Kudos to Simple Justice for bringing us the inside tale of a how the system really works.
Let's see as SJ recounts it, the real story behind People v. Flores goes as follows:
In the normal course, the top count of depraved indifference murder was dismissed after the court inspected the grand jury minutes for sufficiency. So far, great. But from that point on, the case went downhill fast.
Nassau County DA Kathleen Rice--for shame!
The Assistant District Attorney wasn't very proud of this dismissal, so no one was told of it and the decision was buried in the file. The defense attorney never bothered to mention anything to his client, and was subsequently replaced by a new attorney, who never bothered to read the file for the decision on motions.
The Court Clerk who marked the count dismissed did so in the wrong place, the wrong side of the file jacket. When the case was sent to a new judge for trial, the new clerk looked in the correct place on the file jacket and saw nothing there. The trial judge never read the file and didn't know of the order dismissing the charge. And the prosecutor never bothered to mention anything to anyone as the case went to trial.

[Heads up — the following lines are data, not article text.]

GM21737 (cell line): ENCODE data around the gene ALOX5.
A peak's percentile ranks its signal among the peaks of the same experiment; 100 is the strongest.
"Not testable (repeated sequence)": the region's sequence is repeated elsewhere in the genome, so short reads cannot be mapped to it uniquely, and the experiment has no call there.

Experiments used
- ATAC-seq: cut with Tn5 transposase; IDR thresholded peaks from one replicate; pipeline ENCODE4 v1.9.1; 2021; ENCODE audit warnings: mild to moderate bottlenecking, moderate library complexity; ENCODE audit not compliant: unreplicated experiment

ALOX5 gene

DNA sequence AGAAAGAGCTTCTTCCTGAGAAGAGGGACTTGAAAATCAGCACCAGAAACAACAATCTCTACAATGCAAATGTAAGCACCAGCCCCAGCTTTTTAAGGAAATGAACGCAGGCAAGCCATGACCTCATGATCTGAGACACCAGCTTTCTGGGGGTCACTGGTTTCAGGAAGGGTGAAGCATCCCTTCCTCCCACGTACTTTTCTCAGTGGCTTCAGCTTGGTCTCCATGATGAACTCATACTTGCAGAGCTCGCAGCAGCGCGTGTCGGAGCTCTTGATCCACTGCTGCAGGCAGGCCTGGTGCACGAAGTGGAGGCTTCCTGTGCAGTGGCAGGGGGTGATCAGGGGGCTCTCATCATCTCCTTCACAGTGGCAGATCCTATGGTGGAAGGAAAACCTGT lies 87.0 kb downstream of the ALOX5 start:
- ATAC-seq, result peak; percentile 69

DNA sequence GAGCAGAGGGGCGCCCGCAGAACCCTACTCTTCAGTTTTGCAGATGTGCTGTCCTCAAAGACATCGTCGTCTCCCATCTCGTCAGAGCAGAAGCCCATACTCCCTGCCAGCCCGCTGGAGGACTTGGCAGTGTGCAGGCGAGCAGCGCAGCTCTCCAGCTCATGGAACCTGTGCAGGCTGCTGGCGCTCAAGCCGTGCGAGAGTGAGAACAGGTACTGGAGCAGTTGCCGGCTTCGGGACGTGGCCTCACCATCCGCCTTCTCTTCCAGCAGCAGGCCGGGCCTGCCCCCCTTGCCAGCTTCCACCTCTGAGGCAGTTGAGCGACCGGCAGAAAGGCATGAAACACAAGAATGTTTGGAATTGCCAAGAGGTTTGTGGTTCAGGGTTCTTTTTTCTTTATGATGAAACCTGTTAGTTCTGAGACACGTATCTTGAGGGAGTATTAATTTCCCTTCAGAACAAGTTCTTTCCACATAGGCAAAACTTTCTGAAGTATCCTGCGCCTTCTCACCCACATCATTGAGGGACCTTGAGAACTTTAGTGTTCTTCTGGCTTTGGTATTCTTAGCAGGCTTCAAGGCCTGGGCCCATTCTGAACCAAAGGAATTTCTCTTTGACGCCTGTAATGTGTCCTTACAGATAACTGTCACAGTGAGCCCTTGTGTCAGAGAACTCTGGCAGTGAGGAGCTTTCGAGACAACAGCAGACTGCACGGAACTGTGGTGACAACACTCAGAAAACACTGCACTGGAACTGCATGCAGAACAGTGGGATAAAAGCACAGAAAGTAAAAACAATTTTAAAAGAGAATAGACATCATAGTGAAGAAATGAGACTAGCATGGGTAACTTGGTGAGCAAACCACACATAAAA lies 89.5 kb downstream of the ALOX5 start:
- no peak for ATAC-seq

And so the case was tried, and the defendant convicted of murder. And no one knew. Well, not exactly no one, as the Nassau County ADA knew that he had gotten a conviction for a dismissed count, but he was npt about to screw up a good conviction by dredging up bad memories.
It took a court data input clerk, about a month after the conviction, to realize that something went wrong. Very wrong. So what does he do? As an employee of the court system, he naturally notifies the District Attorney (who else would he tell?). But this time, someone realizes that they have made a huge mistake and word spreads about the murder conviction on a dismissed count of an indictment.
And so, the Trial Judge promptly vacates the conviction and chastises all involved, himself included, for this shocking failure? No, no. The Trial Judge decides that it doesn't matter. A conviction is a conviction, even without a charge, and sentences the defendant to the maximum. For good measure, he maxes out the defendant on the lesser counts as well.